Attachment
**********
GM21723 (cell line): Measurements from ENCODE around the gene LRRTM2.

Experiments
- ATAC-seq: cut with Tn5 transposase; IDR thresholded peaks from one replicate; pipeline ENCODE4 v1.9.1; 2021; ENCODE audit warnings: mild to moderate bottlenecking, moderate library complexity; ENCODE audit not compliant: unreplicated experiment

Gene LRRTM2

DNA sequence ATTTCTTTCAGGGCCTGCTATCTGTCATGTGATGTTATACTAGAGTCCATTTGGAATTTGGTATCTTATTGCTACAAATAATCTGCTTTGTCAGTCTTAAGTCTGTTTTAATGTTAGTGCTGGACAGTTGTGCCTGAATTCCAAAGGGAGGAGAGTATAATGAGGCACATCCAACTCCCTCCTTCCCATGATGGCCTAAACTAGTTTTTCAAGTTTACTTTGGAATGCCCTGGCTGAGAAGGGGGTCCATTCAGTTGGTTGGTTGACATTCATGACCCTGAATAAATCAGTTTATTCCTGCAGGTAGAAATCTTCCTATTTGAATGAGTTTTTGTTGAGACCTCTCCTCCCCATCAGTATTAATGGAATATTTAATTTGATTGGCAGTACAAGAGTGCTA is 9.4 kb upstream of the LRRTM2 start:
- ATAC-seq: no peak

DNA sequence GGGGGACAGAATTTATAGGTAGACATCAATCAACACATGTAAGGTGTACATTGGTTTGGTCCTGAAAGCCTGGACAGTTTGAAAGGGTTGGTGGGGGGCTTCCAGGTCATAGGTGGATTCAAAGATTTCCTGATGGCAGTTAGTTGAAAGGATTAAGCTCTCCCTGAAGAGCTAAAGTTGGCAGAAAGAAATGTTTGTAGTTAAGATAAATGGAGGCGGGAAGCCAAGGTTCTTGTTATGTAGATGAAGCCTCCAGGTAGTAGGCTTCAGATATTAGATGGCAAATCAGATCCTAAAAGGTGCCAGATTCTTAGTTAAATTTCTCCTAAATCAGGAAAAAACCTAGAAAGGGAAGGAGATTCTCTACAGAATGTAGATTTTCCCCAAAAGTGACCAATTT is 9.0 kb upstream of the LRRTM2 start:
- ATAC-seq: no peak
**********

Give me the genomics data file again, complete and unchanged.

GM21723 (cell line): Measurements from ENCODE around the gene LRRTM2.

Experiments
- ATAC-seq: cut with Tn5 transposase; IDR thresholded peaks from one replicate; pipeline ENCODE4 v1.9.1; 2021; ENCODE audit warnings: mild to moderate bottlenecking, moderate library complexity; ENCODE audit not compliant: unreplicated experiment

Gene LRRTM2

DNA sequence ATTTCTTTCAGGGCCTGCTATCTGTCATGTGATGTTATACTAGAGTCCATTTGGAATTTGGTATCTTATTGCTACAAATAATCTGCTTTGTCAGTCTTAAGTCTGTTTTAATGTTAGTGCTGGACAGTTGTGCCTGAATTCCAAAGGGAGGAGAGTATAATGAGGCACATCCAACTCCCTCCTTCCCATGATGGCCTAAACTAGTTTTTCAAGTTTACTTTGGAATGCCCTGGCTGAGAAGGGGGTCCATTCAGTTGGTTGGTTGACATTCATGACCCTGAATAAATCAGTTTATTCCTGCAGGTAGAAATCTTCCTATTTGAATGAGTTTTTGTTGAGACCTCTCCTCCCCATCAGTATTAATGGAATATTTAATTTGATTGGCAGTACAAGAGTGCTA is 9.4 kb upstream of the LRRTM2 start:
- ATAC-seq: no peak

DNA sequence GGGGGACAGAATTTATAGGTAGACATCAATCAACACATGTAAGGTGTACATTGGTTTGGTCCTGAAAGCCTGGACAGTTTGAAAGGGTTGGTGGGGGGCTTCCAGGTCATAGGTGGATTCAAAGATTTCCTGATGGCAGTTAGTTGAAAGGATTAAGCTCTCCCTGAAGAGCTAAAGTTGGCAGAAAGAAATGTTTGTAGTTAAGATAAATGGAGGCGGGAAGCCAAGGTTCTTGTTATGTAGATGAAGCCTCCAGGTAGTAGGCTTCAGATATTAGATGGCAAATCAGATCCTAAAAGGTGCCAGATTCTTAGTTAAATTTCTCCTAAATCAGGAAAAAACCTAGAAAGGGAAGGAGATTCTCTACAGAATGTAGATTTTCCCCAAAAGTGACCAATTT is 9.0 kb upstream of the LRRTM2 start:
- ATAC-seq: no peak